Insights into how a bird flu virus spreads could prevent pandemics
The H5N1 bird flu virus has infected and killed hundreds of people, despite the fact that, at the moment, the virus can't spread easily between people. The death toll could become much worse if the virus became airborne. A study published by Cell Press April 10th in the journal Cell has revealed a minimal set of mutations allowing H5N1 to be transmitted through the air from one ferret to another. The findings will be invaluable for future surveillance programs and may provide early warning signals of the emergence of potential pandemic strains.
"By gaining fundamental knowledge about how the influenza virus adapts to mammals and becomes airborne, we may ultimately be able to identify viruses that pose a public health risk among the large number of influenza viruses that are circulating in animals," says senior study author Ron Fouchier of Erasmus Medical Center. "If we can do this, we might be able to prevent some pandemics in the future."
The H5N1 virus has caused serious outbreaks in domestic poultry in Asia and the Middle East and has infected people in 15 countries. The virus must be transmissible through air for a pandemic to occur, and Fouchier and his colleagues previously identified several H5N1 mutations linked to airborne transmission through aerosol or respiratory droplets. But, until now, the minimal set of mutations required for airborne transmission was not clear, hindering the ability of scientists to predict and prepare for pandemics.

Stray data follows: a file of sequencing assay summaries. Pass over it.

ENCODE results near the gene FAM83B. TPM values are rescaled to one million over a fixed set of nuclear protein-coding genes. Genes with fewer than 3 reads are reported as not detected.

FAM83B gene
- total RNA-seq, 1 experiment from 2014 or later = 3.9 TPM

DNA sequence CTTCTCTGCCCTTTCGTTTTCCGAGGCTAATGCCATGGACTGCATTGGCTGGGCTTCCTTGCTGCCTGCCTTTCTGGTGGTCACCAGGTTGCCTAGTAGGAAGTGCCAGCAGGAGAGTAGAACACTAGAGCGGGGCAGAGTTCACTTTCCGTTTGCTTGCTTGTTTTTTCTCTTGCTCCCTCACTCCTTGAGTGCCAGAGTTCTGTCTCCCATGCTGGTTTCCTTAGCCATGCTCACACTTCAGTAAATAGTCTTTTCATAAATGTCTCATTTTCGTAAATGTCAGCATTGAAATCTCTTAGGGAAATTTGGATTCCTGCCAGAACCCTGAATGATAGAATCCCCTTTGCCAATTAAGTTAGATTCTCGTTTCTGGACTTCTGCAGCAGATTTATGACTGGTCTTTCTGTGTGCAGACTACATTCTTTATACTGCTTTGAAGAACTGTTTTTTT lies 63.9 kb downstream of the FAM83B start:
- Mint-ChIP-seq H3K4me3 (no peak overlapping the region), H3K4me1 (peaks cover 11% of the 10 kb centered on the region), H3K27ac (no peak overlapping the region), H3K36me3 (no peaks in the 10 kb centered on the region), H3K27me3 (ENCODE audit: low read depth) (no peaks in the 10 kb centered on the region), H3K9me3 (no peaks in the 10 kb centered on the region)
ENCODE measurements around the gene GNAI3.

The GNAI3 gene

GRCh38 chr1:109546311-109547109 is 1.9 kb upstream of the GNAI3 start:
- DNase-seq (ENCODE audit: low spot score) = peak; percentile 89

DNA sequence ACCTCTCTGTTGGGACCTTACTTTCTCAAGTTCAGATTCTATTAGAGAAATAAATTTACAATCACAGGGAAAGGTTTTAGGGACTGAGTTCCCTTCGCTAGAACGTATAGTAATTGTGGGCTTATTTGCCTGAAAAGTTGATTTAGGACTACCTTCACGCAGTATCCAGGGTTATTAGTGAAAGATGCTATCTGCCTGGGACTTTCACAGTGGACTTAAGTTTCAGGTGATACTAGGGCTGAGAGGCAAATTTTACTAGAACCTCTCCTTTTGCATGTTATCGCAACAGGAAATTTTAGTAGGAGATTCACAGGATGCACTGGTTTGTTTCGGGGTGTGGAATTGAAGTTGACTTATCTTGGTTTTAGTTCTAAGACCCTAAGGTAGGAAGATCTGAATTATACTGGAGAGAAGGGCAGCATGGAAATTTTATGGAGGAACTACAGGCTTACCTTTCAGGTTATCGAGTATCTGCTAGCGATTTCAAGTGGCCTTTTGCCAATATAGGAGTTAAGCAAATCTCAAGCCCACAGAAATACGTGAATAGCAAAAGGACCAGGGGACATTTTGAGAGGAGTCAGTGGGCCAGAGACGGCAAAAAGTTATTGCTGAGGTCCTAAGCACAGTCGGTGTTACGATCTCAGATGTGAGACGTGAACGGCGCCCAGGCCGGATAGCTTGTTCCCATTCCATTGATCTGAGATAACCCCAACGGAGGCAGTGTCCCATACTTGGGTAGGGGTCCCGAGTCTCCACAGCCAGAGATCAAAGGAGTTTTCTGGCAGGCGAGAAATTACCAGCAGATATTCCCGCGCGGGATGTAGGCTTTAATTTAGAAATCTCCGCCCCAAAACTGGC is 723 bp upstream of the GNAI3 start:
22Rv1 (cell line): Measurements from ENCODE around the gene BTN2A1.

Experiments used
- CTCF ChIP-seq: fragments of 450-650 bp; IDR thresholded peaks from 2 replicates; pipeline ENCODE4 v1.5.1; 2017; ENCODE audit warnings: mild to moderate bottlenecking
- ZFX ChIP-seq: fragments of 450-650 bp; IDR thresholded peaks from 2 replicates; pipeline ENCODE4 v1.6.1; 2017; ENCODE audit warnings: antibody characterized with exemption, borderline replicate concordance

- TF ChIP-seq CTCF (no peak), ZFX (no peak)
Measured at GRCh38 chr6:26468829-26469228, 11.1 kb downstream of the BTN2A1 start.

In the new study, the researchers identified five mutations that are sufficient for airborne transmission of H5N1 between ferrets—one of the best models of influenza transmissibility available today. Two mutations improved the binding of the virus to cells in the upper respiratory tract of mammals; two other mutations enabled the virus to replicate more efficiently; and the remaining mutation increased the stability of the virus.
"This type of analysis provides a more complete picture of the changes that may constitute increased risk of H5N1 transmissibility," says Peter Palese of the Icahn School of Medicine at Mount Sinai, who coauthored an Essay accompanying the research paper. "Assessment of how adaptations in ferrets affect viral fitness, virulence, and transmission is sorely needed in order to gain a truly holistic perspective of the likelihood that these viruses might cause a pandemic and what characteristics such a pandemic might exhibit."